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Showing posts from August, 2013

Year One: The Movie

Pea for English

Good Times will be back

It is often easy to say that we are stuck in the sea of negative energy. Having confined amidst hard times, one is often unable to perform his best in the commitments to the self as well as to others. However, in the post-relativity-theory world we should be extremely careful talking about good and bad. The evil upper hand the theory of relativity provided some of us is this imposing confusion.

Is it actually a bad time for all of us? Or is it just our way of looking at things?
If we are faltering in our commitments and personal goals, and hide behind the comforting reasons of it being a bad time for good things to happen, then we are making the most of it, no matter if it is good times or bad. We have to look at our reality, (talking about the physical reality here) with a perspective less tainted by parochial subjectivism. When we replace “I”, “me”, and “you” with “we” and “us” the resulting picture of the world is where we need to look for good times or bad times.
It is evident tha…

The Culture Blog

The Indian Commentator—it’s been five years, now. Often I do an introspective article on writing or the purpose of blogging. Once, again, I am at a juncture, where I had to write introspectively, reading and reporting my inner self’s states. I feel that otherwise, I would not be able to survive the atrocious influences I live with. By atrocious influences, I mean, those ideas and people that believe success is to conform oneself to their way of looking at the world. These people ask me to be this or that, and entirely ignore my real self.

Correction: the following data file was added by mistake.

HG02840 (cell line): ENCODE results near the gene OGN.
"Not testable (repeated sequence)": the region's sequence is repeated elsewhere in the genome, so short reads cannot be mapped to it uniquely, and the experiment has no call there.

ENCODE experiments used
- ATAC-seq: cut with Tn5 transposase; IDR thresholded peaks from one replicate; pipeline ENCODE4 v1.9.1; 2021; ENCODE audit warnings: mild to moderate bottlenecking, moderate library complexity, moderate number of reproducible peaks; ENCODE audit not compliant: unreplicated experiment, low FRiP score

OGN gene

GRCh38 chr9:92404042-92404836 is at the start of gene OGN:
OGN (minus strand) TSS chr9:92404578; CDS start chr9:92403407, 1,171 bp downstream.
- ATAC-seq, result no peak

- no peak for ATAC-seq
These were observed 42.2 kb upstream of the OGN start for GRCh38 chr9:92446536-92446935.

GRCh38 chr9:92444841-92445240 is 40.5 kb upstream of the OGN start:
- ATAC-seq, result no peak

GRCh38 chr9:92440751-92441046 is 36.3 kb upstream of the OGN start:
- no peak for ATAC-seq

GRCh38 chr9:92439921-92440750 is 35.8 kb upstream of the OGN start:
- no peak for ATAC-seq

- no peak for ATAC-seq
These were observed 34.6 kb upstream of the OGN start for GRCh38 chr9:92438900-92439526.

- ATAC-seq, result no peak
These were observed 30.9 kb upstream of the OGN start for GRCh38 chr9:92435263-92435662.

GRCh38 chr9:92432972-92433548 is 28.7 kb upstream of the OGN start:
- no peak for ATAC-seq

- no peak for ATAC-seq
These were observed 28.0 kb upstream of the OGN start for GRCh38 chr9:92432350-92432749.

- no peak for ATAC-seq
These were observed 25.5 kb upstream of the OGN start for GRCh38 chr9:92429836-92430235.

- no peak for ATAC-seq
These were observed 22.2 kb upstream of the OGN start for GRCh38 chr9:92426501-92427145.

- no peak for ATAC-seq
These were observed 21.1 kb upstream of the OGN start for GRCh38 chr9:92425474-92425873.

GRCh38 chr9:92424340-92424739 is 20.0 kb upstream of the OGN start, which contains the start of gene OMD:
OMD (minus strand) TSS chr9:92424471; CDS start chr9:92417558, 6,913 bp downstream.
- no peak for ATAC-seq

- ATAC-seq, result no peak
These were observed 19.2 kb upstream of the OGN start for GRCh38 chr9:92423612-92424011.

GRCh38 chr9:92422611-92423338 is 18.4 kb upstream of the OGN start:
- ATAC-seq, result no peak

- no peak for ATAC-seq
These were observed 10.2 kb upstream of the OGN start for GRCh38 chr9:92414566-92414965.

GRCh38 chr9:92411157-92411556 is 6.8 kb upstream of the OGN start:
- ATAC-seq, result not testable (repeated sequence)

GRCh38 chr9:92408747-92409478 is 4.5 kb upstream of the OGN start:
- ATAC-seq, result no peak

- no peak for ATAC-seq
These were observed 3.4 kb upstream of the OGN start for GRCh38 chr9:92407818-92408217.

Yesterday, on 26 August 2013, I was thinking about page views on my blog. Whatever I was expecting, wasn’t shown at the counter. I felt depressed and lonely. It was a peculiar feeling that was close very much to the loneliness one suffers when left alone, bereft of all relatives and friend. Ah! I cannot explain. That very day, I had a busy class schedule and came back home tired and exhausted, much similar to this day, when I write this post. Yesterd…

A Degree in Death: A Book Review

A boy is dead in his college hostel. Everyone in the college, from hostel warden to Lecturers hates him, due to his rowdy nature. Who might have killed him? He was found hanging on a noose. Is it a suicide and murder is too farfetched an idea?
Ruby Gupta’s novel A Degree in Death is set in Mussoorie, a beautiful hill station in the north-west of India. The events in the story unfold at the campus of MIST (The Modern Institute of Science and Technology), an apt name for any grand institution to harmonize itself with the misty landscape of Mussoorie. MIST is situated in the sleepy small town of Dehradun, in Mussoorie.
A boy is murdered at the college hostel and A Degree in Death is about the events that follow this murder. A parallel investigation takes place under the head of the research department, Professor Shantanu, an intelligent teacher, and an avid researcher.
Ruby Gupta is Professor and Head, Humanities, at a renowned institute. She is the author of the popular novel Maya as wel…